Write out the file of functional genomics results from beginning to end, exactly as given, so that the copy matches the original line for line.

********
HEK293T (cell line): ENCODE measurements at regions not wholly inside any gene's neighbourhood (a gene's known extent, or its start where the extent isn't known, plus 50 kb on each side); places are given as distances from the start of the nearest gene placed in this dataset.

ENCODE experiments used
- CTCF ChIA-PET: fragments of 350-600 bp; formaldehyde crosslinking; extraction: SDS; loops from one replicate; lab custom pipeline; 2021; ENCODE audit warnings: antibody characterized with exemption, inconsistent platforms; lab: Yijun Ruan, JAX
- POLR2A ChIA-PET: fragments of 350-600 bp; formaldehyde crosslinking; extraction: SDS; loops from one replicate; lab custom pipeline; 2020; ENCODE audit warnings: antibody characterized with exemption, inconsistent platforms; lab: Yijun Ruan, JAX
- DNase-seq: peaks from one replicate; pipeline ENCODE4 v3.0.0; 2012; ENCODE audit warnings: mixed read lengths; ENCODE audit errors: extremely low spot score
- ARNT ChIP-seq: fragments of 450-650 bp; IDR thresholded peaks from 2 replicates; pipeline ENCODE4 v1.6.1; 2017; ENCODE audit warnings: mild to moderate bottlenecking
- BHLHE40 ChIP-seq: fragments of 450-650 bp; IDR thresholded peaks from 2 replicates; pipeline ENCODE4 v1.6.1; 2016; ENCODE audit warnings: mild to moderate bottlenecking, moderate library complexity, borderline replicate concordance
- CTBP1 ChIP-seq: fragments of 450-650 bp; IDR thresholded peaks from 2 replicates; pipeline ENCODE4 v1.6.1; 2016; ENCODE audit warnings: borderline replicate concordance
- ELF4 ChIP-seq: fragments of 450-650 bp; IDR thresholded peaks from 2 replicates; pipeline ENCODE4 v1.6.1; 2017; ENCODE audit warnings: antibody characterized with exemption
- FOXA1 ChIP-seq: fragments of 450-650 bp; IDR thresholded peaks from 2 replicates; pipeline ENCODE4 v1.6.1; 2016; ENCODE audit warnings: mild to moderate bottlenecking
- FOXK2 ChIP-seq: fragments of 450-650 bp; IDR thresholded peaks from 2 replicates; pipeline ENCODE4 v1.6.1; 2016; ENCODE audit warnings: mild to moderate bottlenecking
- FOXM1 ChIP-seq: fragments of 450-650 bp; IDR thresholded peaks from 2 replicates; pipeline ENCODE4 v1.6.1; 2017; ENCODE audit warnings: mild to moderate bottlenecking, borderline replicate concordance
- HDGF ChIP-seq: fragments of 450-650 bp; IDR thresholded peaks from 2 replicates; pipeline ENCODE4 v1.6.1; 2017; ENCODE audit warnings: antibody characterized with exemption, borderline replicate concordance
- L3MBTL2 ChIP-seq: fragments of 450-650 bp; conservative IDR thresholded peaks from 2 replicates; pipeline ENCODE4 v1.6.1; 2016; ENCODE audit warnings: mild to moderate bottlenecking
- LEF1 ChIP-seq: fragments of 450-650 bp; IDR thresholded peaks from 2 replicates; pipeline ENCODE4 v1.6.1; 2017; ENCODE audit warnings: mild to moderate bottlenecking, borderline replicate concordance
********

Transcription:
HEK293T (cell line): ENCODE measurements at regions not wholly inside any gene's neighbourhood (a gene's known extent, or its start where the extent isn't known, plus 50 kb on each side); places are given as distances from the start of the nearest gene placed in this dataset.

ENCODE experiments used
- CTCF ChIA-PET: fragments of 350-600 bp; formaldehyde crosslinking; extraction: SDS; loops from one replicate; lab custom pipeline; 2021; ENCODE audit warnings: antibody characterized with exemption, inconsistent platforms; lab: Yijun Ruan, JAX
- POLR2A ChIA-PET: fragments of 350-600 bp; formaldehyde crosslinking; extraction: SDS; loops from one replicate; lab custom pipeline; 2020; ENCODE audit warnings: antibody characterized with exemption, inconsistent platforms; lab: Yijun Ruan, JAX
- DNase-seq: peaks from one replicate; pipeline ENCODE4 v3.0.0; 2012; ENCODE audit warnings: mixed read lengths; ENCODE audit errors: extremely low spot score
- ARNT ChIP-seq: fragments of 450-650 bp; IDR thresholded peaks from 2 replicates; pipeline ENCODE4 v1.6.1; 2017; ENCODE audit warnings: mild to moderate bottlenecking
- BHLHE40 ChIP-seq: fragments of 450-650 bp; IDR thresholded peaks from 2 replicates; pipeline ENCODE4 v1.6.1; 2016; ENCODE audit warnings: mild to moderate bottlenecking, moderate library complexity, borderline replicate concordance
- CTBP1 ChIP-seq: fragments of 450-650 bp; IDR thresholded peaks from 2 replicates; pipeline ENCODE4 v1.6.1; 2016; ENCODE audit warnings: borderline replicate concordance
- ELF4 ChIP-seq: fragments of 450-650 bp; IDR thresholded peaks from 2 replicates; pipeline ENCODE4 v1.6.1; 2017; ENCODE audit warnings: antibody characterized with exemption
- FOXA1 ChIP-seq: fragments of 450-650 bp; IDR thresholded peaks from 2 replicates; pipeline ENCODE4 v1.6.1; 2016; ENCODE audit warnings: mild to moderate bottlenecking
- FOXK2 ChIP-seq: fragments of 450-650 bp; IDR thresholded peaks from 2 replicates; pipeline ENCODE4 v1.6.1; 2016; ENCODE audit warnings: mild to moderate bottlenecking
- FOXM1 ChIP-seq: fragments of 450-650 bp; IDR thresholded peaks from 2 replicates; pipeline ENCODE4 v1.6.1; 2017; ENCODE audit warnings: mild to moderate bottlenecking, borderline replicate concordance
- HDGF ChIP-seq: fragments of 450-650 bp; IDR thresholded peaks from 2 replicates; pipeline ENCODE4 v1.6.1; 2017; ENCODE audit warnings: antibody characterized with exemption, borderline replicate concordance
- L3MBTL2 ChIP-seq: fragments of 450-650 bp; conservative IDR thresholded peaks from 2 replicates; pipeline ENCODE4 v1.6.1; 2016; ENCODE audit warnings: mild to moderate bottlenecking
- LEF1 ChIP-seq: fragments of 450-650 bp; IDR thresholded peaks from 2 replicates; pipeline ENCODE4 v1.6.1; 2017; ENCODE audit warnings: mild to moderate bottlenecking, borderline replicate concordance